Too often there is a Data Governance team in waiting. But they are on a different budget, working to a different time table, following a different guru with a different approach. My plea is that we should look at the end point not the means. We all want good data. Our PDM methodology is open to having other techniques dropped into it if they conform to local policies. However it is gratifying to see that we are maturing as an industry. On two occasions in the last month clients have actively approached me to do just that.
The territorial protectionism that marks the response of the Data Quality guys is multiplied ten fold when it comes to Master Data Management. Within a Data Migration we are nearly always confronted as a matter of practical necessity with the need to combine multiple versions of some of our key entities - typically customer and product - from the plethora of systems that make up a legacy estate.
This problem comes on two levels. First there is the semantic issues - what do we mean by customer? Is it the supply point? The division of the company we supply to? The trading style? The holding company? The legal entity? Does a prospect that is yet to purchase count as a customer? Anyone who has been through this process is familiar with these issues. And the same is true for product or account or vendor.
Once we have resolved the semantic issues we then have to go back to our prospective data sources to check the how each of those map onto our new taxonomy. We have to split, combine, de-duplicate, enrich and so on.
Within PDMv2 there is a sub-module for all this in Landscape Analysis. However like the nineteenth century ‘Love that dare not speak its name’, we can never use the phrase ‘Master Data Management’ for the activity we are engaged with. To be fair, what we are doing is probably best referred to as ‘MDM Lite’.
We are not creating federated data stores or distributing values or anything high tech like that, although we are, in a cobbled-together belts and braces manner, collecting, aggregating, matching, consolidating and quality assuring the data items. (I took that list of definitions from Wikipedia). But we are never allowed to call it MDM on-site. More often we refer to it as Reference Data Mastering or some such euphemism.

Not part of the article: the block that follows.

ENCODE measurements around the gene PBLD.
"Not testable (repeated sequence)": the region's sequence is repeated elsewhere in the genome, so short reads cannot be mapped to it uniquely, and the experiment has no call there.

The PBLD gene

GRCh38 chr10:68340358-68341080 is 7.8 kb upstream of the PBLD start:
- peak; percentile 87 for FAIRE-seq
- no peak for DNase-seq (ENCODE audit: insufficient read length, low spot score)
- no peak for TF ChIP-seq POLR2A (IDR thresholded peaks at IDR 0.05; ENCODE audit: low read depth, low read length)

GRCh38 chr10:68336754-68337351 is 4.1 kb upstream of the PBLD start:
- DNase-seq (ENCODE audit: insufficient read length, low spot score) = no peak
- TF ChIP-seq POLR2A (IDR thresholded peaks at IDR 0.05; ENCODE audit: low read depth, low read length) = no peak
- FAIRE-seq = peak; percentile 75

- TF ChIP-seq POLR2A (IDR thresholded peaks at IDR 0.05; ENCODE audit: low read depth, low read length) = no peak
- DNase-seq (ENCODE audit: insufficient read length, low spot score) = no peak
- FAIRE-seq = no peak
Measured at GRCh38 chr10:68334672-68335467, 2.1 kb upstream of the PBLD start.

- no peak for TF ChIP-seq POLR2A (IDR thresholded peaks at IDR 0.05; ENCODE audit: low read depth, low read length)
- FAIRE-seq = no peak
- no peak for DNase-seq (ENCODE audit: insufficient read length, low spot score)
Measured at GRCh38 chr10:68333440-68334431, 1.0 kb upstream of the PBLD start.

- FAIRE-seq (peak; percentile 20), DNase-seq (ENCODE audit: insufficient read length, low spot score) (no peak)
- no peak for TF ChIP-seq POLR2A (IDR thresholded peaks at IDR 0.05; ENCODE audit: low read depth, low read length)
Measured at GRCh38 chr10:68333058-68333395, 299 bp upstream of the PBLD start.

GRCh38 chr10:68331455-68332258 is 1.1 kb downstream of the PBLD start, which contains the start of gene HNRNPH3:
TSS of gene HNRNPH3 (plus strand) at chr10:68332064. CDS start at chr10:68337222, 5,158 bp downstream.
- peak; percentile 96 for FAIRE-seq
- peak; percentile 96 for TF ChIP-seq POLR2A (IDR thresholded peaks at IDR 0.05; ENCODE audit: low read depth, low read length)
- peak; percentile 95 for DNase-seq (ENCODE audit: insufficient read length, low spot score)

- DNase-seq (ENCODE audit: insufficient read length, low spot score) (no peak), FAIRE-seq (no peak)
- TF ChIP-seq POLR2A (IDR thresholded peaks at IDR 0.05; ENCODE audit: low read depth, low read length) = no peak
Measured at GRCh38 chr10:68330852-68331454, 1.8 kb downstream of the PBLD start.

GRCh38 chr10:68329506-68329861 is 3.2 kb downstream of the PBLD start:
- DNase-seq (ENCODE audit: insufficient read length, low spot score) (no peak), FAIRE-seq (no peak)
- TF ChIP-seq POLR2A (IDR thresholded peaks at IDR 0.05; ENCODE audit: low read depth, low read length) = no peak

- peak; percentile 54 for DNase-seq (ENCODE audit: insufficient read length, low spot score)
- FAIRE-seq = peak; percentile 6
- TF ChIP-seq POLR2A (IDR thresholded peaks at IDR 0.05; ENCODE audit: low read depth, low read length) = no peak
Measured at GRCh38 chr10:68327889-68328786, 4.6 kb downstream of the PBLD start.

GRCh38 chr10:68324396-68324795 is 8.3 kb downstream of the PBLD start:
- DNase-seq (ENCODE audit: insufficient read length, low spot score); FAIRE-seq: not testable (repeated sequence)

But why? If there is an MDM for the item we need to control then let us tap into it. If there is a project to create such a thing then let’s work together. Remember we are merely passing through. At the end of our project we will pack out bags and be off to the next site. What remains is what you have to deal with.
Again though it appears that the tide is turning (I sometimes think only old king Canute saw the tide turning more often than I have). At last I am getting positive responses from MDM guys looking to capitalise on our decades of experience in confronting the semantic and Data Quality issues that are essentially the same if you are building a temporary reference data management solution for a Data Migration project or a permanent MDM hub. I am also discussing with a leading software vendor a joint white paper on these initial definitional, preparation and load issues, which, if they are not resolved will greatly diminish or even destroy, the value of your MDM investment.
Johny Morris, email@example.com